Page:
Now, before you think that the increased relevance of social search recommendations is some sort of new craze resulting from the launch of the Google Plus social network, consider that Google launched the first version of its Google Social Search tool back in October 2009 and rolled the service out to all users in January 2010.
The first is that Google’s initial social search launch was rolled out as a separate tool, versus a full integration into a user’s main results page. In order to use the service, you needed to be logged in to your Google profile and actively access the “Social” feature in the navigation bar.
Danny also noted that the specific connections Google was recognizing to populate its social results pages included blogs in your Google Reader, any contacts in your Gmail/Gchat accounts and any contacts you were connected to via profiles listed in your Google Profile. For example, if you were connected to a friend through Digg and had listed your Digg account within your Google Profile, that friend’s content could appear in your social search results.
Now, fast forward to 2011… not only are these social recommendations showing up on main search engine results pages, there’s evidence that they’re displacing results that would have displayed based on traditional SEO. And that an author’s authority on social networking sites is influencing traditional SEO.
Just for a minute lets consider the idea that social recommendations might shake up traditional search engine results pages through personalized search. In a test by Rand Fishkin, he noticed that when he searched “cupcake madness” while logged in to his Google account the results were different.
Do you know why the results were different? In the first image, the result from the Everywhereist blog shows up only because of Rand’s wife is the owner of the site. Once he logged out, the result is replaced by the site that earned the third place spot through traditional SEO.
The effects of this change are huge because if you only invested in traditional SEO you can be bumped from the search engine results in seconds. So should you even worry about conventional SEO anymore? Do things like backlinks, keyword-optimized content and on-page optimization still matter?
Although those questions are important, answering them doesn’t take into account the full impact of the newly increased influence of social media on SEO. To do that, you need to look at how Google and the other search engines are quantifying social networking authority as a ranking factor within the traditional search engine results page as well.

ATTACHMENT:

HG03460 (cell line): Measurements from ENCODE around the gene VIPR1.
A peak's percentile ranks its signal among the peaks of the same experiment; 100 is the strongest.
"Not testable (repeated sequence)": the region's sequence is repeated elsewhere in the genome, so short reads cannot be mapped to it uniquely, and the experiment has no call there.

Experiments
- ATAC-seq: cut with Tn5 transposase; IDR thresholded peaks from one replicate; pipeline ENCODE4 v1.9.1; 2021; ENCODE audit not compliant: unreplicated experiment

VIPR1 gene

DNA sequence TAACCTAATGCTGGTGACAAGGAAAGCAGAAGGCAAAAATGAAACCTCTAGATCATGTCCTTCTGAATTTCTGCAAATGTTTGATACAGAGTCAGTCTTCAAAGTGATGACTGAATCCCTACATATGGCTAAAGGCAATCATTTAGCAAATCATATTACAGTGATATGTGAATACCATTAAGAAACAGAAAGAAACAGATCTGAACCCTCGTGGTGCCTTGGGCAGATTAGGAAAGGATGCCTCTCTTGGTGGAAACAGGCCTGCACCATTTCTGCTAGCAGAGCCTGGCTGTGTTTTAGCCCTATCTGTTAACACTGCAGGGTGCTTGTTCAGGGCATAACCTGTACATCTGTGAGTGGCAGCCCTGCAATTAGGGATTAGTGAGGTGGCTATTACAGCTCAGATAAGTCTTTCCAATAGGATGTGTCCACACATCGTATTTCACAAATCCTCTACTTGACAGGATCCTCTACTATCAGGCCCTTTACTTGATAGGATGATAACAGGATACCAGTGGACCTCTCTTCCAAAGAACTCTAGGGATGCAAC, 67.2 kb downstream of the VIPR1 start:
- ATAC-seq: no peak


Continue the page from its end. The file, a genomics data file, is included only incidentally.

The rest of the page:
In December 1st, 2010 Danny Sullivan interviewed Bing and Google representatives on how Facebook and Twitter may impact search engine rankings. One of the questions he asked was the weighting of Twitter users and links shared in their tweets…
And Google responded with:
Yes, we do use [tweeted links and RTs] as a signal. It is used as a signal in our organic and news rankings. We also use it to enhance our news universal by marking how many people shared an article.
And in response to the question, “Do you track links shared within Facebook, either through personal walls or fan pages?” the search engines had the following to say…
Yes. We look at links shared that are marked as “Everyone,” and links shared from Facebook fan pages.
And Google said:
We treat links shared on Facebook fan pages the same as we treat tweeted links. We have no personal wall data from Facebook.
Based on their answers, you can assume that social media plays a role in influencing the search engine results by giving preference based on the authority of the author and the number of times a piece of content is shared on social networking sites.
In SEOMoz’s 2011 Search Engine Factors Ranking report almost 132 SEO and social media experts predicted that social signals at the page level and domain level would have a greater impact on search engine rankings than traditional SEO factors.
Specific social media and search engine integrations
Of course, it’s one thing to know that social factors are increasingly affecting search engine rankings, but it’s another thing entirely to see what integrations are already in place and influencing results pages. By understanding exactly how the search engines use this data, you can come up with a marketing plan designed to rank in this new socially optimized world.